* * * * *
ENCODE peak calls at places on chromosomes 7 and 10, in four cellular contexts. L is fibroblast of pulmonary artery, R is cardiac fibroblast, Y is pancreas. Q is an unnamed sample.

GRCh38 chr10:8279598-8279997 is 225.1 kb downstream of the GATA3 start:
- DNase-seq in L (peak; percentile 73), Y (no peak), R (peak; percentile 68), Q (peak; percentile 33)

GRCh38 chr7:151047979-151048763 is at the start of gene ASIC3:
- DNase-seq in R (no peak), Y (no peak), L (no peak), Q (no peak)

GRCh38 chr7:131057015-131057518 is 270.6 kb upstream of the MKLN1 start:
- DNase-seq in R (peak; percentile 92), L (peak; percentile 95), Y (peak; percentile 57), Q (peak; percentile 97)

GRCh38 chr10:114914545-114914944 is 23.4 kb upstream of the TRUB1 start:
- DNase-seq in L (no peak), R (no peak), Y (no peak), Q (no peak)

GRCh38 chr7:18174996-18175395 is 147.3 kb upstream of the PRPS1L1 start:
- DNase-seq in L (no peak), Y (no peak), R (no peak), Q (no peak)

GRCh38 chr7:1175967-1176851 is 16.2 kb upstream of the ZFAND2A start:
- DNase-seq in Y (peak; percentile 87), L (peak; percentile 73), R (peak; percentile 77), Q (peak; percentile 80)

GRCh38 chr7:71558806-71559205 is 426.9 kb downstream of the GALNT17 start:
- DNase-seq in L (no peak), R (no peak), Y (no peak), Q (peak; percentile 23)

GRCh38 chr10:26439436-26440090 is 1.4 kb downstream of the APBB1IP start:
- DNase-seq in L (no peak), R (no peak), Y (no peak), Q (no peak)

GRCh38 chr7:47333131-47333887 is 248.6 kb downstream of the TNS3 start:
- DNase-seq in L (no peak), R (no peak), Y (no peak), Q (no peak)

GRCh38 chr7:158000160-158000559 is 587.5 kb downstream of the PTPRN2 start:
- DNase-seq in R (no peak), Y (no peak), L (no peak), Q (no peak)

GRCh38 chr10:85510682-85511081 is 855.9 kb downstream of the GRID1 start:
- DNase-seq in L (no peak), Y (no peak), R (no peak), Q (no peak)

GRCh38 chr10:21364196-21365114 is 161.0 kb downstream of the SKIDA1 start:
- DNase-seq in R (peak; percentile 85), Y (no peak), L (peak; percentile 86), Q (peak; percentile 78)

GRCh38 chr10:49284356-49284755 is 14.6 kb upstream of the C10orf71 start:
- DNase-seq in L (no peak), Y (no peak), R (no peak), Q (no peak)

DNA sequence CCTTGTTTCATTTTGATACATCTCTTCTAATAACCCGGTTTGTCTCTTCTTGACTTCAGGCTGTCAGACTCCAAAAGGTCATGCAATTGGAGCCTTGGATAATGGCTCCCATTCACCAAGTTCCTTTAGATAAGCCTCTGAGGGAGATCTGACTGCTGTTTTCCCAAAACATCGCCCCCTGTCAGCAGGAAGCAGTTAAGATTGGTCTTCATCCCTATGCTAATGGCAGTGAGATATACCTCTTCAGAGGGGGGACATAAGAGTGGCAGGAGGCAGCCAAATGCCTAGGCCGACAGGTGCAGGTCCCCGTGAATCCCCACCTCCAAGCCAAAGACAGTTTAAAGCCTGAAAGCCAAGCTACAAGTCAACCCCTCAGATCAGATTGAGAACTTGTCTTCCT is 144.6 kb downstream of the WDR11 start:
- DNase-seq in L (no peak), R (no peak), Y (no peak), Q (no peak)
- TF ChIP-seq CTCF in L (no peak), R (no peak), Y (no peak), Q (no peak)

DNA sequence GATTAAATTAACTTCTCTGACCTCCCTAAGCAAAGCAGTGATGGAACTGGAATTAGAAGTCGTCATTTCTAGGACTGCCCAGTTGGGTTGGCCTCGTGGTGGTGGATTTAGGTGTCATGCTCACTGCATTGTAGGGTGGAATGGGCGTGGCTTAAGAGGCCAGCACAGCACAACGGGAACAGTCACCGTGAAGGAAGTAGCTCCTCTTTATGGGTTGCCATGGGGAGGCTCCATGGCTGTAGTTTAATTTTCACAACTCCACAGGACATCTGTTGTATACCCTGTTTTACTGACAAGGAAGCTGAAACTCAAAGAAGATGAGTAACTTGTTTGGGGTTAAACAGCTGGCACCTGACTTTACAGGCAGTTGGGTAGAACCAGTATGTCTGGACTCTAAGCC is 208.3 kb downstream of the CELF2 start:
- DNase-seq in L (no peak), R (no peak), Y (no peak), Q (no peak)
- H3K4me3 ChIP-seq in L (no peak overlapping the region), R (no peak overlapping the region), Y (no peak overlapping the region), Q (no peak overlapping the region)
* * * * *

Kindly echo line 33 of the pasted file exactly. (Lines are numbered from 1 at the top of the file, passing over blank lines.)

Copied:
- H3K4me3 ChIP-seq in L (no peak overlapping the region), R (no peak overlapping the region), Y (no peak overlapping the region), Q (no peak overlapping the region)